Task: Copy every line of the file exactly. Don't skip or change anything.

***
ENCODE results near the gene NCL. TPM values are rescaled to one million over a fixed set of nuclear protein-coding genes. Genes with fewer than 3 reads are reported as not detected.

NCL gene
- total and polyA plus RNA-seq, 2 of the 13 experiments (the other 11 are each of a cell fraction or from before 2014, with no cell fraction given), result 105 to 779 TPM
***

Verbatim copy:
ENCODE results near the gene NCL. TPM values are rescaled to one million over a fixed set of nuclear protein-coding genes. Genes with fewer than 3 reads are reported as not detected.

NCL gene
- total and polyA plus RNA-seq, 2 of the 13 experiments (the other 11 are each of a cell fraction or from before 2014, with no cell fraction given), result 105 to 779 TPM